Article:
Rav Amital also suggested an intriguing reading of the sages’ statement, “Any dispute that is for the sake of Heaven will in the end endure,” to address the dissension and division that plague the Jewish people. What, he asks, is a dispute that is for the sake of Heaven? It can be contrasted to a purely human dispute, which concerns personal opinions and which is therefore given to being solved through flexibility and compromise. But when each side in a dispute believes that they are contending purely for the sake of Heaven, and that holiness — rather than ego — is driving them, peaceful accommodation becomes impossible. Ultimately, such a dispute will endure, in the sense that it can never be resolved. This is clearly a creative reading of the text, as Maimonides explains that “for the sake of Heaven” means, “for the sake of seeking truth.” It means we open our minds, attempt to honestly listen, and pursue truth. But we can integrate the traditional understanding of “for the sake of Heaven” with Rav Amital’s interpretation: when each of us is certain that we are the only ones who are expressing divine truth, genuine listening, and the pursuit of truth can easily fall by the wayside.
Who is realistic?
In Israel’s environment of tribal discourse, a person who sees the other in all their complexity, who recognizes nuance and rejects a simple division into good and bad, runs the risk of being labeled naïve. Members of his own “tribe” are likely to call on him to leave his delusions about the other behind and to see reality without rose-colored glasses. This dismissive attitude often suffices to discourage people from voicing unpopular views.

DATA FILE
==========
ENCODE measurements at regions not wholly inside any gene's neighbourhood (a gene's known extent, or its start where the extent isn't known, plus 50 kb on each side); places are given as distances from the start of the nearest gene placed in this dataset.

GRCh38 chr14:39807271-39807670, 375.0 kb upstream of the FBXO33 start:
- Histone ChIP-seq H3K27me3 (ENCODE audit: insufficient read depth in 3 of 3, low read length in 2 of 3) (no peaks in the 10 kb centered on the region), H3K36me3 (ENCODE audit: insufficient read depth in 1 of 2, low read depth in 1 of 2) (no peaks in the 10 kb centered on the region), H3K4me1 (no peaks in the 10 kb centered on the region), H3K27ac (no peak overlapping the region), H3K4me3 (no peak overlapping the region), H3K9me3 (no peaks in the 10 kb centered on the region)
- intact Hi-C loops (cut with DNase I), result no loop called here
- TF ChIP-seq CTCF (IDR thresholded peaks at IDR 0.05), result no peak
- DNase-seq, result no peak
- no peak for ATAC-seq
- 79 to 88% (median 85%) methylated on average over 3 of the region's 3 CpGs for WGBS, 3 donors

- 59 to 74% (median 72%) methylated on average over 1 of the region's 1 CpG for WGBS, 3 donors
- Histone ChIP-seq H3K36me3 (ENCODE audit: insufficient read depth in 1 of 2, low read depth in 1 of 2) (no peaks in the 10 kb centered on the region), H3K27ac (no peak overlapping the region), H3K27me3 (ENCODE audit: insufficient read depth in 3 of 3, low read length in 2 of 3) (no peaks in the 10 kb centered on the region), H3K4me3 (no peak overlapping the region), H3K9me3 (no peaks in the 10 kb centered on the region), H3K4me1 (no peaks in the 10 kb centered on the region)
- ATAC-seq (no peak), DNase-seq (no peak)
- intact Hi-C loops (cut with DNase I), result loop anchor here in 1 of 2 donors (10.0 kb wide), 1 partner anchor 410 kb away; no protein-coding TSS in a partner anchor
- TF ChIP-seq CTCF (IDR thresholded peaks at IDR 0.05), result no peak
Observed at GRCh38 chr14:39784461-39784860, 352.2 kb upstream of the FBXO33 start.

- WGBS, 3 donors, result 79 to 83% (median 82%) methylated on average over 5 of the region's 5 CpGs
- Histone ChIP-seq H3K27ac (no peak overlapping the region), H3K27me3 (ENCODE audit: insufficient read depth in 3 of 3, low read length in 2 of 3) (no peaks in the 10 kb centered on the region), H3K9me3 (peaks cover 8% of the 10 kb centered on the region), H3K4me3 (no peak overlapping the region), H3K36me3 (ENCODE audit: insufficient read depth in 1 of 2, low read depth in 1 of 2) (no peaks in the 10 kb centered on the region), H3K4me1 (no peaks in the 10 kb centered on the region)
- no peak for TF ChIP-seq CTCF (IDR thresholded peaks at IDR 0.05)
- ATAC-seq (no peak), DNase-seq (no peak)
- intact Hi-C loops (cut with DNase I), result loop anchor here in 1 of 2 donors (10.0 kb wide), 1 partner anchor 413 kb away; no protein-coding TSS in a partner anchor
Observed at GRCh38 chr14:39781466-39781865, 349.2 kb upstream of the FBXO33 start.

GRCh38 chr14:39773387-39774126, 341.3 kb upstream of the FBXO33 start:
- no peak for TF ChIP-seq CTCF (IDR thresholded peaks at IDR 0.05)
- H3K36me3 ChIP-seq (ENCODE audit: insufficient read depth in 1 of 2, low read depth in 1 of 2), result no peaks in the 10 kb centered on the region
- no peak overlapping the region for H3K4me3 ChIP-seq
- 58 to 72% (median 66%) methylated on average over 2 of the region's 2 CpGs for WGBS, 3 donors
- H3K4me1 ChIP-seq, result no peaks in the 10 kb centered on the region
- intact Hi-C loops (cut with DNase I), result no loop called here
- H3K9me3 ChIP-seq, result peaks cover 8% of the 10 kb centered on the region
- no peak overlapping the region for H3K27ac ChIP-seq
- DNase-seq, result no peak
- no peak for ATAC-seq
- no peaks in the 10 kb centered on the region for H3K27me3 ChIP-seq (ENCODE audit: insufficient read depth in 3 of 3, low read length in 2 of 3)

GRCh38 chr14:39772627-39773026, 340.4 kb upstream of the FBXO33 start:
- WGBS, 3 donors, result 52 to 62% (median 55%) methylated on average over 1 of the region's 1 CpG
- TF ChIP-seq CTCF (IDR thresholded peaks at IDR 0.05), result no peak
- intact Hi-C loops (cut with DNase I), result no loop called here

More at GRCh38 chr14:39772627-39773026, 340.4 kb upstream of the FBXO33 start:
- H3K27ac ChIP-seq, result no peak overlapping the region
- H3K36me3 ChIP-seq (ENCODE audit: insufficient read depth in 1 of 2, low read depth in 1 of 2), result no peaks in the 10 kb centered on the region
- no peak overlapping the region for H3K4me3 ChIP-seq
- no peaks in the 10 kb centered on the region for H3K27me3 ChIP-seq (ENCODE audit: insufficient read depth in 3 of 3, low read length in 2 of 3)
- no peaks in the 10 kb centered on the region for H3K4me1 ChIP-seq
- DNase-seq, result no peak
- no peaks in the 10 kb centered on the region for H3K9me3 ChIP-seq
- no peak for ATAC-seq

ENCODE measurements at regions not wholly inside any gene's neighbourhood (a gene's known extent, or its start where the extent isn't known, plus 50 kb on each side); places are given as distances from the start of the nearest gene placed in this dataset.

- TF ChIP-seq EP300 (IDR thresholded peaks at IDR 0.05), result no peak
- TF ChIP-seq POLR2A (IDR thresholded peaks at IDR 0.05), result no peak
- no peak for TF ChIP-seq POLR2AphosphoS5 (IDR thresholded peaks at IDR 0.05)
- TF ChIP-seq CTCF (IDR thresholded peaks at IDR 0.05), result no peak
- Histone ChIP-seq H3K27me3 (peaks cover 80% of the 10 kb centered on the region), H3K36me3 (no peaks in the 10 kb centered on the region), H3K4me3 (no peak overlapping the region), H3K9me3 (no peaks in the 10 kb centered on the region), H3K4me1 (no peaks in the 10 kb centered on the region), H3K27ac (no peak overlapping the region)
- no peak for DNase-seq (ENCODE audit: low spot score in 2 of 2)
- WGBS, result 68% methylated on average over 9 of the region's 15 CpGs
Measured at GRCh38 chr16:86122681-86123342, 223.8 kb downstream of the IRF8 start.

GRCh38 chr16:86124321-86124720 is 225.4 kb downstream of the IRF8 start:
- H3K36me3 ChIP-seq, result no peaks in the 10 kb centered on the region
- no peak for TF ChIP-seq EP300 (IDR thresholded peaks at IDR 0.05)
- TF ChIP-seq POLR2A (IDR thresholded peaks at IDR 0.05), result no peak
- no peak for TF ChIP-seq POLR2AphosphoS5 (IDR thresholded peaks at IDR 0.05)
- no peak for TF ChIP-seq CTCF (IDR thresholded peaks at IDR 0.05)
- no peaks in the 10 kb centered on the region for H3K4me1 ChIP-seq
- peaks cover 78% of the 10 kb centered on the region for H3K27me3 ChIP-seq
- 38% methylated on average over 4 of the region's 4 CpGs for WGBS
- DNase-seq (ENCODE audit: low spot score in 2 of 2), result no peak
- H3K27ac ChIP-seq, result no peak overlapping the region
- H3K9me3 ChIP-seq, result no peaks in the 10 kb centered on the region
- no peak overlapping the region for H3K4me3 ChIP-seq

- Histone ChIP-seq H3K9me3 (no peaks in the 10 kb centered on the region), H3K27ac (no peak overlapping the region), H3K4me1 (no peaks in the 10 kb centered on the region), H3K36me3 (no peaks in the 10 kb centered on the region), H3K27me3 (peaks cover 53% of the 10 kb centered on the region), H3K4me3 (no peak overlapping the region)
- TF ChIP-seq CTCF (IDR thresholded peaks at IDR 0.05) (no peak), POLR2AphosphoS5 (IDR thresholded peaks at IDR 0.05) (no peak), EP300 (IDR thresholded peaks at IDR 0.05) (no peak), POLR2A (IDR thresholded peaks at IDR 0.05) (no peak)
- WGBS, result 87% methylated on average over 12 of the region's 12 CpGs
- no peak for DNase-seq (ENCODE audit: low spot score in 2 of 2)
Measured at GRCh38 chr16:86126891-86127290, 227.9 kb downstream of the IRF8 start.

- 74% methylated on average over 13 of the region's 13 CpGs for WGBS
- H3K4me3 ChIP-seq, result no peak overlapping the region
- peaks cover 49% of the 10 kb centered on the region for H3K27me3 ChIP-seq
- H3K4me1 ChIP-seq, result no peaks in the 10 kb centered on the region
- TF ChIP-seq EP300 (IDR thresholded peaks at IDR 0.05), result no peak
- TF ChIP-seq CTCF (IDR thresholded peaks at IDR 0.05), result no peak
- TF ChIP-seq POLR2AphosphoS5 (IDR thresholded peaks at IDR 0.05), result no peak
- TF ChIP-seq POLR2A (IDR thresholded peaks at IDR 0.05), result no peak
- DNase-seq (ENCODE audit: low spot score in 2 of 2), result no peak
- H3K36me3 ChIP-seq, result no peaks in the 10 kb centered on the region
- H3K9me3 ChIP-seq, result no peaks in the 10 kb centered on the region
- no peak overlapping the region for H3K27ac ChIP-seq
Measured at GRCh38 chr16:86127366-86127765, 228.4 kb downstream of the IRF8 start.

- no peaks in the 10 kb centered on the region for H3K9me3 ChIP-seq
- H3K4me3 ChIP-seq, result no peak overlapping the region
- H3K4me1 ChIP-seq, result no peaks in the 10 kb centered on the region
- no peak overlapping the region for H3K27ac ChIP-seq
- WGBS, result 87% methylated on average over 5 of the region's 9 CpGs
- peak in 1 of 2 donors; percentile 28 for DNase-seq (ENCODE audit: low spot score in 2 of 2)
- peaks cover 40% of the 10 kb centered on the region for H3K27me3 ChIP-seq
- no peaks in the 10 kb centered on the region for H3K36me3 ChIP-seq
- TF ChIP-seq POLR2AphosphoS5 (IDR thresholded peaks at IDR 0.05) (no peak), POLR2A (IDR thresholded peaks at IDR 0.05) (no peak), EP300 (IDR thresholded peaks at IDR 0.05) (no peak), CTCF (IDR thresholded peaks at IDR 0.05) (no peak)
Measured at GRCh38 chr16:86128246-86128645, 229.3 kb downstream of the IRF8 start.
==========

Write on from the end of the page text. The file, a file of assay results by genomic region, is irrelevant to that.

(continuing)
There is a name for this problem, and a solution for it as well. Rabbi Jonathan Sacks calls it pathological dualism. In his book, Not in God’s Name: Confronting Religious Violence, he addresses a puzzling phenomenon: how can people inflict violence and cruelty upon others and claim they are acting in God’s name? Rabbi Sacks explains that those in the thrall of pathological dualism divide the world into absolute categories of good and bad, light and dark, paving the way for brutality. Within the Jewish people the situation rarely descends to physical violence, but verbal and emotional violence are commonplace. When reality is compressed into a one-dimensional caricature of itself and partitioned neatly into good and bad, the “bad” group, by definition, can never do good. Any friendly statement they make will be considered to be mere lip service or to be the exception that proves the rule, and their positive acts will be suspected of serving a hidden agenda or rejected as too little too late.